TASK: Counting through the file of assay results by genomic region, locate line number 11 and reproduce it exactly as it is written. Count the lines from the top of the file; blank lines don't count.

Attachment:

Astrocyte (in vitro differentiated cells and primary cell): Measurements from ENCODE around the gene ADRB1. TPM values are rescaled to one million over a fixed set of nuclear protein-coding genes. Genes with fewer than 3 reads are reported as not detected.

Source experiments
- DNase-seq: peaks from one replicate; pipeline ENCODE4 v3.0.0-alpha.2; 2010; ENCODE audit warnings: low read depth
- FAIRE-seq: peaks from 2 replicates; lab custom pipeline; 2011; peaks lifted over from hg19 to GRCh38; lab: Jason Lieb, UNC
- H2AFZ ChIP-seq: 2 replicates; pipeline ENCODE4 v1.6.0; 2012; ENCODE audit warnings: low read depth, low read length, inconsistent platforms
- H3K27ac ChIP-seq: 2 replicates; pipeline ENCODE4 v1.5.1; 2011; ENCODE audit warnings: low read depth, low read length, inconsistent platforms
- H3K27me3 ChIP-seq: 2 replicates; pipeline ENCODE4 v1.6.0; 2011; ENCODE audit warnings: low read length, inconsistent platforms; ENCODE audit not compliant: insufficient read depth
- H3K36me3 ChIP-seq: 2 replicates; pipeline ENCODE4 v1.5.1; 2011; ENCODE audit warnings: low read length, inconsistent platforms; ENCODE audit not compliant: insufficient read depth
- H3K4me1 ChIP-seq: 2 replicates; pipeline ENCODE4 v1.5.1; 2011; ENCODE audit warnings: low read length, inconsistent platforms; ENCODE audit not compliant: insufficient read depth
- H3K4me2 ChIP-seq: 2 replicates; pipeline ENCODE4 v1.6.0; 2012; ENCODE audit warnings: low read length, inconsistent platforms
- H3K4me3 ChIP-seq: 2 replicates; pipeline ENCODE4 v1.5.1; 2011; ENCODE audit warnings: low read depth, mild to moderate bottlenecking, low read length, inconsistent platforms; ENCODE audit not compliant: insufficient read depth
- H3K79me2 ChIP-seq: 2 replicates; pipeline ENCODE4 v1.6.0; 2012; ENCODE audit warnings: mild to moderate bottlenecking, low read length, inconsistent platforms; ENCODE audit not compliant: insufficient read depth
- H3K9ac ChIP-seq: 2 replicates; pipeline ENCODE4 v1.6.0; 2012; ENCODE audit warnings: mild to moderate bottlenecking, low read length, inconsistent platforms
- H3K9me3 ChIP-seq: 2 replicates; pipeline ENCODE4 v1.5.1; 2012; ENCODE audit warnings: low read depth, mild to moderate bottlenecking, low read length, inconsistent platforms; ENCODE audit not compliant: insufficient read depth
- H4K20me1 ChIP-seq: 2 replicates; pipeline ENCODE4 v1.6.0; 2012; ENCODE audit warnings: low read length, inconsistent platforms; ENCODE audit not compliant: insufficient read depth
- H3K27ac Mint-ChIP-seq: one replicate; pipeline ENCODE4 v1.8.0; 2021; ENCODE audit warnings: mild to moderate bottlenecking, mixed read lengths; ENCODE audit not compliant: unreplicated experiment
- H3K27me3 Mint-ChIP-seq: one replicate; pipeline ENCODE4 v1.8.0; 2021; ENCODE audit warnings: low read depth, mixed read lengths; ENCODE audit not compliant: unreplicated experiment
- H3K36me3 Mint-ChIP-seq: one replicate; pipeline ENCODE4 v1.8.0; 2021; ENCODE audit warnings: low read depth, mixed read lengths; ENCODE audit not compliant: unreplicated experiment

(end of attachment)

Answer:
- H3K4me3 ChIP-seq: 2 replicates; pipeline ENCODE4 v1.5.1; 2011; ENCODE audit warnings: low read depth, mild to moderate bottlenecking, low read length, inconsistent platforms; ENCODE audit not compliant: insufficient read depth